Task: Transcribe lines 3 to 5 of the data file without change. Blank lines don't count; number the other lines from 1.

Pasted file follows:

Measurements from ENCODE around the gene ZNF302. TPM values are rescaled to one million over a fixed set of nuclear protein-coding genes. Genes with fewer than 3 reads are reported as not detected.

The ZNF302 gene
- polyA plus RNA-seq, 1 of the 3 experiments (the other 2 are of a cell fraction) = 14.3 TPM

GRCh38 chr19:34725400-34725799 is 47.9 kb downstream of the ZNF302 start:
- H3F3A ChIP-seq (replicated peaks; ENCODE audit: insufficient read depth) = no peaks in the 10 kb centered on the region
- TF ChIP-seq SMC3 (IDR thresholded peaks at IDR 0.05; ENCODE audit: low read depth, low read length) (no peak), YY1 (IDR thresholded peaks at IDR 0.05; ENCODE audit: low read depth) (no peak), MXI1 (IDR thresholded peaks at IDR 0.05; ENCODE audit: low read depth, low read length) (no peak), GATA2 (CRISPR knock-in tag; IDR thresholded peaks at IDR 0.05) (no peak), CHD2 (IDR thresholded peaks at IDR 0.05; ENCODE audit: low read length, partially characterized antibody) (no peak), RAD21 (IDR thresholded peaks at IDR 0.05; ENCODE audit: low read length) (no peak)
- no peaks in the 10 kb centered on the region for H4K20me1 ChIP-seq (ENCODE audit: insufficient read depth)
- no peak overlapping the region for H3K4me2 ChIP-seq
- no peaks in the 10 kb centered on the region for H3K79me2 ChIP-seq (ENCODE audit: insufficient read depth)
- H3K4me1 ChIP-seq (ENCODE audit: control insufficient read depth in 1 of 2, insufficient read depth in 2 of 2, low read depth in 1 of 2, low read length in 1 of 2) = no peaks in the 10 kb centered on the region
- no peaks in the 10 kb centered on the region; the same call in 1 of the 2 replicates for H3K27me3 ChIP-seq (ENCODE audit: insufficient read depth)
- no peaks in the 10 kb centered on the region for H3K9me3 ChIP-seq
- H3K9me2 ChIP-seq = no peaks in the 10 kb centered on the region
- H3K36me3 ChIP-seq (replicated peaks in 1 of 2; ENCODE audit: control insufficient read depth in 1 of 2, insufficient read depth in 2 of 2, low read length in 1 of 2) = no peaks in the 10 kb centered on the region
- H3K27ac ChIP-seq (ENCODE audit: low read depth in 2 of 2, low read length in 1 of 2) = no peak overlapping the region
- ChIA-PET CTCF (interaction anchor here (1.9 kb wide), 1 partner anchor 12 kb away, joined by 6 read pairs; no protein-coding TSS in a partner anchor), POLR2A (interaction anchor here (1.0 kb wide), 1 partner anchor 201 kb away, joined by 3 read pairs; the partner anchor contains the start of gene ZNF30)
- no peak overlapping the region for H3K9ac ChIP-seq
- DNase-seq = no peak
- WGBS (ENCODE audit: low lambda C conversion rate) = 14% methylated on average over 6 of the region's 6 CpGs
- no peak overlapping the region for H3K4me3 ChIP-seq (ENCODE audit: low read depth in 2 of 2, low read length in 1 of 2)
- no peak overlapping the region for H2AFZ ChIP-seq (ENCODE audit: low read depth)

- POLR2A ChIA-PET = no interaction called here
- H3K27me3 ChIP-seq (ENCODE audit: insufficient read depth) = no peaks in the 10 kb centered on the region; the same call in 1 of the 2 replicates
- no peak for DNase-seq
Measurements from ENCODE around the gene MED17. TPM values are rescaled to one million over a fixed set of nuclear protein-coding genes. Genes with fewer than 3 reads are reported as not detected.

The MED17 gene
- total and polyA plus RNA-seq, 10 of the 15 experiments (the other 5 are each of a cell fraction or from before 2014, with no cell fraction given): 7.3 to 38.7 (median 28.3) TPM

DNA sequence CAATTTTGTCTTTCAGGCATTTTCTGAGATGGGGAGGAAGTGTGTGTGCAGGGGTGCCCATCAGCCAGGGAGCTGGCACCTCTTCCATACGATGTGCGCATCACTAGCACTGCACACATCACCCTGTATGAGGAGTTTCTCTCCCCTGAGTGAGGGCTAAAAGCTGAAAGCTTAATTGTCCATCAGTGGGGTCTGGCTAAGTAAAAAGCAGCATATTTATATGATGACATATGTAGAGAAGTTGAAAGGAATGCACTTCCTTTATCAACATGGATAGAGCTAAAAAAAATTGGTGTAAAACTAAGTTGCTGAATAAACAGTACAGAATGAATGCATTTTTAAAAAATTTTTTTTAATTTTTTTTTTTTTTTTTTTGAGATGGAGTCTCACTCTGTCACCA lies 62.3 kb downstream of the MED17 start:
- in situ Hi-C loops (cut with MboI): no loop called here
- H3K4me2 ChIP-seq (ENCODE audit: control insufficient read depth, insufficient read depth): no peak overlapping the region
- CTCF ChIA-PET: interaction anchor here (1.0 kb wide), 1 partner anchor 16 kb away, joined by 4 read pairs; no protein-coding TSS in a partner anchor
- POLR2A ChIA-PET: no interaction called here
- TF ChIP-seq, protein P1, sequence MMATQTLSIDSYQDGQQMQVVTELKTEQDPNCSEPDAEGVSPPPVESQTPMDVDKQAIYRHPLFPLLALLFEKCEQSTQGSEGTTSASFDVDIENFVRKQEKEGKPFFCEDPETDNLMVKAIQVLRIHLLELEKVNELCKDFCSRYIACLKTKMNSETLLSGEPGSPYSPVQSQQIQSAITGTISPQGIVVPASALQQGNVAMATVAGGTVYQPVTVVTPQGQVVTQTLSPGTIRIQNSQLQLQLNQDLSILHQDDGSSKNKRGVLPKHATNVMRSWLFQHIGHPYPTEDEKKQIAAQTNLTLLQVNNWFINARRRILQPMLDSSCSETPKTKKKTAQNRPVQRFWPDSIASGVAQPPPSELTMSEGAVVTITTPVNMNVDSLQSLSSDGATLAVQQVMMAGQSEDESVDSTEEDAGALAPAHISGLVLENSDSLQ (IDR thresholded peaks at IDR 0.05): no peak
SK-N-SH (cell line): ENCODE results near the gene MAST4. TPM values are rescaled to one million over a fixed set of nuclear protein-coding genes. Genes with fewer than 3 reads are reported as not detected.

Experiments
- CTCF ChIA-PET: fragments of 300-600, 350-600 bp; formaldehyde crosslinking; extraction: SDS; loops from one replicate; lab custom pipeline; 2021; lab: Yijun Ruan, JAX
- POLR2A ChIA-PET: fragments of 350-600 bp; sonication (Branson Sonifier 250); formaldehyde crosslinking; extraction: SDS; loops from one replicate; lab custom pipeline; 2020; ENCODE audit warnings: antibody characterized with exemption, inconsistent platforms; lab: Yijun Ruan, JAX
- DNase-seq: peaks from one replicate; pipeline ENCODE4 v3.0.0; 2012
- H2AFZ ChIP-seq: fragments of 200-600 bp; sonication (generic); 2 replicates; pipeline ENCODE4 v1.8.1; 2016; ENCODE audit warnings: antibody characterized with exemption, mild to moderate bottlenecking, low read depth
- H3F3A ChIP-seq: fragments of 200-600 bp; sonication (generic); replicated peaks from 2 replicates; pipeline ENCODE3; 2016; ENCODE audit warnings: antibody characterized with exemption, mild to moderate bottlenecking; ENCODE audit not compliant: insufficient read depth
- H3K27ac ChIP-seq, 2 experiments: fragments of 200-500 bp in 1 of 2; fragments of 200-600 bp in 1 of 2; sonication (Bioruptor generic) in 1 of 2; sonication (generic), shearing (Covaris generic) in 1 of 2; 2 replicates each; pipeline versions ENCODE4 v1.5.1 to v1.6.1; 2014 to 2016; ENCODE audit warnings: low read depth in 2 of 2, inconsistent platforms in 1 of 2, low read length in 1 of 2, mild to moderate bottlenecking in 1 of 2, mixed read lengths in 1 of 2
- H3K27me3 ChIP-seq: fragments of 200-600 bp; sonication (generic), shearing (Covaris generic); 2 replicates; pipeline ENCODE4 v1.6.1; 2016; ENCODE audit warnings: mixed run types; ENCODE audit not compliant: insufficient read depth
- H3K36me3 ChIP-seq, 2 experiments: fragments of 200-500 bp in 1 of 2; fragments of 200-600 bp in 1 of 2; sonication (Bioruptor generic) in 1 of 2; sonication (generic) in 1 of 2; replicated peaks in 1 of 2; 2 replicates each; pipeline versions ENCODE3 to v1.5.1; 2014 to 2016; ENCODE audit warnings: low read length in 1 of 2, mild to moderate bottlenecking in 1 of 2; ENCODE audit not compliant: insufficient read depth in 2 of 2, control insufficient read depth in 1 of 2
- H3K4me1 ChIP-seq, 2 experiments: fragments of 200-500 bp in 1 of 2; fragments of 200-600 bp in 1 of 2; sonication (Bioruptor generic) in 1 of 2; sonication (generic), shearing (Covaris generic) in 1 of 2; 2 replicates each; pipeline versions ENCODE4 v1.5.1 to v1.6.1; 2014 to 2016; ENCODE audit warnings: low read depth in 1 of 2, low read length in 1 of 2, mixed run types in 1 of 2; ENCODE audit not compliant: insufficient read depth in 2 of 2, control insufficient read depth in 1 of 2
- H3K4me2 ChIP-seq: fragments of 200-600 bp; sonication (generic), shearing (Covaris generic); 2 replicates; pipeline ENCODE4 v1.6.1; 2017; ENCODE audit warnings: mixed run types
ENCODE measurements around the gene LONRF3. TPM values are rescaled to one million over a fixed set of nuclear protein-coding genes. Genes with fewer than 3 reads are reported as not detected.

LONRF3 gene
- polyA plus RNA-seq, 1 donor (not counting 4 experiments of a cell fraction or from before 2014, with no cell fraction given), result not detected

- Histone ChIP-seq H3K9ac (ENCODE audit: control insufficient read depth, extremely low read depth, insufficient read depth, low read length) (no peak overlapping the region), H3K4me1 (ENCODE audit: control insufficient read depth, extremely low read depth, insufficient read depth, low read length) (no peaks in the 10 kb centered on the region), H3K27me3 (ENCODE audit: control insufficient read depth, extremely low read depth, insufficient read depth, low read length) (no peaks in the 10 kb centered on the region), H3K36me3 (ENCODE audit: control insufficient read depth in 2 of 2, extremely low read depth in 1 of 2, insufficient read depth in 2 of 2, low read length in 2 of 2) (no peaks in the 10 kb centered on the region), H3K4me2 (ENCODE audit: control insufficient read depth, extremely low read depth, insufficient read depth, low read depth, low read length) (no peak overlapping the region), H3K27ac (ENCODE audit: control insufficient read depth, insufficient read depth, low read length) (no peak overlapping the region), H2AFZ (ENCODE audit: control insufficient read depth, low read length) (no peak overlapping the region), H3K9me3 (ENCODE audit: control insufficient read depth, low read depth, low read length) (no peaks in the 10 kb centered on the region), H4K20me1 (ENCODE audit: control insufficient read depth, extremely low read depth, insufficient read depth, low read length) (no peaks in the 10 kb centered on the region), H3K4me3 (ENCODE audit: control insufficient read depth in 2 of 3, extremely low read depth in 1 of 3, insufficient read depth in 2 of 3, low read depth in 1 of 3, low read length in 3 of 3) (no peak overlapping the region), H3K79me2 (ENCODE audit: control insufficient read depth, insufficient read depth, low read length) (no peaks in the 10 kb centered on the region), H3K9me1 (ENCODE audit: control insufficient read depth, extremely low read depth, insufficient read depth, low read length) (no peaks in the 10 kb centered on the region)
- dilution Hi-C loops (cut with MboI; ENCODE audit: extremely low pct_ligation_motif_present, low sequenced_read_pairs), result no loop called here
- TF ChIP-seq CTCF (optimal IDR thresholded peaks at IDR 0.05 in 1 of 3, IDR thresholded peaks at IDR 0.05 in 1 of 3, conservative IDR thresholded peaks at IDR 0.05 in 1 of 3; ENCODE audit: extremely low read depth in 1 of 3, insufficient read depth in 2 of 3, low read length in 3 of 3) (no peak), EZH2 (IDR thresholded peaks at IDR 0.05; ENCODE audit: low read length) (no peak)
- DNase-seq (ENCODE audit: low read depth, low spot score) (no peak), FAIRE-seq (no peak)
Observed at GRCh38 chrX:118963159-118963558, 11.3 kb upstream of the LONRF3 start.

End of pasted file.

- polyA plus RNA-seq, 1 of the 3 experiments (the other 2 are of a cell fraction) = 14.3 TPM

GRCh38 chr19:34725400-34725799 is 47.9 kb downstream of the ZNF302 start:
- H3F3A ChIP-seq (replicated peaks; ENCODE audit: insufficient read depth) = no peaks in the 10 kb centered on the region